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Absorbed in its own reflection Lake Salda
2003 /June

The view might have come straight out of a child's painting book; the sky so blue and the clouds so white, like candy floss. A bright sun shining over triangular green hills, apple and wild pear trees in blossom, and red tiled houses nestling amongst greenery. A long narrow earth road winds through opium poppy fields whose purple blooms are not yet in bud, orchards, and fields of green crops as transparent as jade in the sun. Its destination is the lake which lies absorbed in the beauty of its own reflection. In its spring garb, bedecked with flowers, its waters shading from pale green to turquoise and dark blue as they become deeper, the lake is tranquilly confident of its own beauty. From the summit of a triangular hill swathed in pine forest, the lake is like a circular glass bead surrounded by a gleaming ring of what looks like powder sugar. It lies alone in this bowl in the mountains, imaginary clouds and mountain tops shimmering in its clear blue mirror. Neither bird nor fish disturbs the water.

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Absorbed in its own reflection Lake Salda
2003 /June

Perhaps it likens itself to Narcissus, who fell in love with his own reflection, or in its loneliness finds consolation in its own company. When we descend to the lake shore it seems as fragile as Chinese porcelain, the sunlight filtering delicately through its transparent water and glinting on the encircling white ring. Lake Salda is a tectonic lake formed two million years ago, surrounded by forested hills, rocky outcrops and small alluvial plains. It is one of Turkey's deepest lakes, at 184 metres, and lies at an altitude of 1139 metres. It is located at Yeşilova in the province of Burdur, on the road between Antalya and Pamukkale. Analysis of the lake waters carried out by Hamburg University Department of Chemistry in 1988 showed that the water was pure enough to drink. The secret of this purity is the high level of magnesium sulphate in the water, which means that it harbours few fish or other aquatic life.

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Absorbed in its own reflection Lake Salda
2003 /June
Other factors are the low level of plankton on which fish can feed, and the receding water level over recent years, which has depleted the reed beds and marshes that serve as breeding grounds. The only fish now found here is a species of toothcarp (Aphanius anatolicus) that is confined to the mouths of streams that flow into the lake. While not hospitable to fish, the magnesium and soda content of the lake waters give them therapeutic qualities, and bathing is recommended for acne, fungal infections, and wounds. Clay from the lake bed is also good for numerous skin diseases. The white ring which encircles the lake like a halo consists of magnesium formations which crumble at a touch. The magnesium precipitated at the lake edge dries to form what from a distance looks like snow white beaches. This valuable source of magnesium was at one time exploited by industry and carried off by the truckload for using in pharmaceutical and detergent production. This has since been prohibited, but now another danger overshadows the lake: the steady depletion of its waters.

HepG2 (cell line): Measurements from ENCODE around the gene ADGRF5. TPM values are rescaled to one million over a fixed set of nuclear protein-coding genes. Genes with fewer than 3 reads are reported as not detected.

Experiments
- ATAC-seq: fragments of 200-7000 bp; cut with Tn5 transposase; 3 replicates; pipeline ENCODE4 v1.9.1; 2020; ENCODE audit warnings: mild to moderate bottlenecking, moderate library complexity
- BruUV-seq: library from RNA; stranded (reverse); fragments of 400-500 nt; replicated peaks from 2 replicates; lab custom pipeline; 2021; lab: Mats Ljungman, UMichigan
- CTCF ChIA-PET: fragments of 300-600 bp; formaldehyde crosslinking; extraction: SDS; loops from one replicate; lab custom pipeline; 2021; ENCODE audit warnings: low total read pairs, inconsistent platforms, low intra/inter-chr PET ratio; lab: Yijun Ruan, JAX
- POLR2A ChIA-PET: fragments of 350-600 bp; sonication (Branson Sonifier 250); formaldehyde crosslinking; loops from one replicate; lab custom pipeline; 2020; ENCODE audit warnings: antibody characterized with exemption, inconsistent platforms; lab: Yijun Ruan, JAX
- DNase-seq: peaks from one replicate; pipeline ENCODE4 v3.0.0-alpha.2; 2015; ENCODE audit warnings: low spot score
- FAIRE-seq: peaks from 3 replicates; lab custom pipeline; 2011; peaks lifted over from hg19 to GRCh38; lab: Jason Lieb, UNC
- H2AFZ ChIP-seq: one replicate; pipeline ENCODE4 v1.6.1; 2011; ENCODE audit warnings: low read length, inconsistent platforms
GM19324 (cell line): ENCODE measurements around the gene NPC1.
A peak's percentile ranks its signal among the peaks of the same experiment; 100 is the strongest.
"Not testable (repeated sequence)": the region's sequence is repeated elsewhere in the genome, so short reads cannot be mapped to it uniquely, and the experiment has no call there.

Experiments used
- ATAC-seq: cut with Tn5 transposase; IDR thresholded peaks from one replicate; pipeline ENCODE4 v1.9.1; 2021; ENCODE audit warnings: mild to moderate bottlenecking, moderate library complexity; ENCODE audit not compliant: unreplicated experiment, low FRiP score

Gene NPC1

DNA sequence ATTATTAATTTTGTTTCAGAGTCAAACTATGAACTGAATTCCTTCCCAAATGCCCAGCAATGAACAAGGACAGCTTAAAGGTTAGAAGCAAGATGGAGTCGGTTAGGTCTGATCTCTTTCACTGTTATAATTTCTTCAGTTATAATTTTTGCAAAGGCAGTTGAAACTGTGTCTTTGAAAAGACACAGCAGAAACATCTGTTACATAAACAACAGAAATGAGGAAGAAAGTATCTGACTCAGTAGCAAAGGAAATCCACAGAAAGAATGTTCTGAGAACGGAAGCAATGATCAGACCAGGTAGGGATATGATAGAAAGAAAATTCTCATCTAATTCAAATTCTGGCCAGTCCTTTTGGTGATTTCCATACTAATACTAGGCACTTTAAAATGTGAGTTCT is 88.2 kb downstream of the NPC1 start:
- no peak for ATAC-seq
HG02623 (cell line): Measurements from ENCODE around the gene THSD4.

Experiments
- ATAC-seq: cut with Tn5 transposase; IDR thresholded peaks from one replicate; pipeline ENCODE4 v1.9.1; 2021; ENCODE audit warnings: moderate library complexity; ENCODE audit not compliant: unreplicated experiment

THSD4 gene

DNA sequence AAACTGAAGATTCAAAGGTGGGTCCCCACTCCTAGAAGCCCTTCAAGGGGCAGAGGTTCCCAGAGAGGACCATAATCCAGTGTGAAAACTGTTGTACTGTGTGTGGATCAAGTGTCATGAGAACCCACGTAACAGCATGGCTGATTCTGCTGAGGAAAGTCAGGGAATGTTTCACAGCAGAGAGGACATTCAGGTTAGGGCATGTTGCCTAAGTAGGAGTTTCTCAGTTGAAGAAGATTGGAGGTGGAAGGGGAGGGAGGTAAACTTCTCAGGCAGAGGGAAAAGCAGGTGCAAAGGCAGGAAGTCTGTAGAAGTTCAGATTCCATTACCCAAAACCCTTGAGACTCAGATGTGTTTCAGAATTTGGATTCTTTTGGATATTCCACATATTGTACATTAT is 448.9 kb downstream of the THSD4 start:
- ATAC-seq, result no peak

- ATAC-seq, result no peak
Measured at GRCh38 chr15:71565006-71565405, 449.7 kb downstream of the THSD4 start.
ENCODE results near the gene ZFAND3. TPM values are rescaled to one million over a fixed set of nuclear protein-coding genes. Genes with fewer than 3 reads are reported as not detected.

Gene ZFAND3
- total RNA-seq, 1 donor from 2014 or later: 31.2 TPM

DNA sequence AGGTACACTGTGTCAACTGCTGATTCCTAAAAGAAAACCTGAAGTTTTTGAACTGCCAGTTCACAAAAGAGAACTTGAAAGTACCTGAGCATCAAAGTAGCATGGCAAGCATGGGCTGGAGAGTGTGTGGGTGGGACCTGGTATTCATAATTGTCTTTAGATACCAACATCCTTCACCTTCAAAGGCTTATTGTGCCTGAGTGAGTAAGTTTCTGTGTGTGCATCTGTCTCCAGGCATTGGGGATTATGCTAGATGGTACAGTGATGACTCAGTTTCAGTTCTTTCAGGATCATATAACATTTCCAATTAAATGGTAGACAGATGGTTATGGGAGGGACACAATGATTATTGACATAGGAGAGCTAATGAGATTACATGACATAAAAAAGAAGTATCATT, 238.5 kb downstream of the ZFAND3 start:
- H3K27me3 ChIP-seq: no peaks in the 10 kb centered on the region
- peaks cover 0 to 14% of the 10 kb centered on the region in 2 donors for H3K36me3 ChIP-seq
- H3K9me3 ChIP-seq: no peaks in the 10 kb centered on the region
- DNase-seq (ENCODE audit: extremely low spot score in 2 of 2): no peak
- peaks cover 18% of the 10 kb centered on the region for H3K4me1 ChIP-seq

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Absorbed in its own reflection Lake Salda
2003 /June

Although the lake has a surface area of 4370 hectares today, in the Quaternary Period when there was abundant rainfall it covered a far larger area, reaching to the feet of the surrounding mountains. Ever since then its waters have risen and fallen over a 14-year cycle, but since the 1970s the water level has been diminishing on balance. However, high rainfall and heavy snow over the past two winters have restored the situation somewhat, with a rise of 60 centimetres. Local people say that the snow did not melt until the end of April this year. The lake is fed by the Göl, Degirmendere, Köpek, Çaldan and Sitlikli streams, and by the Sultan Springs to the south. The stream water is used for irrigating the fields around the lake and providing water for livestock. In 1989 the lake was declared a Nature Conservation Area. Many visitors to this beauty spot stay in caravans or tents on camping sites on the shore. Building development is forbidden, so there are only a scattering of pensions and restaurants.

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Absorbed in its own reflection Lake Salda
2003 /June
The use of motorised boats on the lake has also been forbidden at the request of local people, which means that Lake Salda is not only unspoilt but peaceful, and the perfect place to enjoy a holiday in the heart of nature. In winter the lake is a snowy wonderland with trees, houses, fields and hills all lying beneath a blanket of snow as white as the glistening magnesium 'beach'. Even in the hardest winters the lake never freezes, so the sapphire blue waters provide a spectacular contrast to the snow covered landscape. In winter, too, the lake has company at last, with the arrival of flocks of ferruginous and white-headed ducks.

* EMEL ÇELEBI
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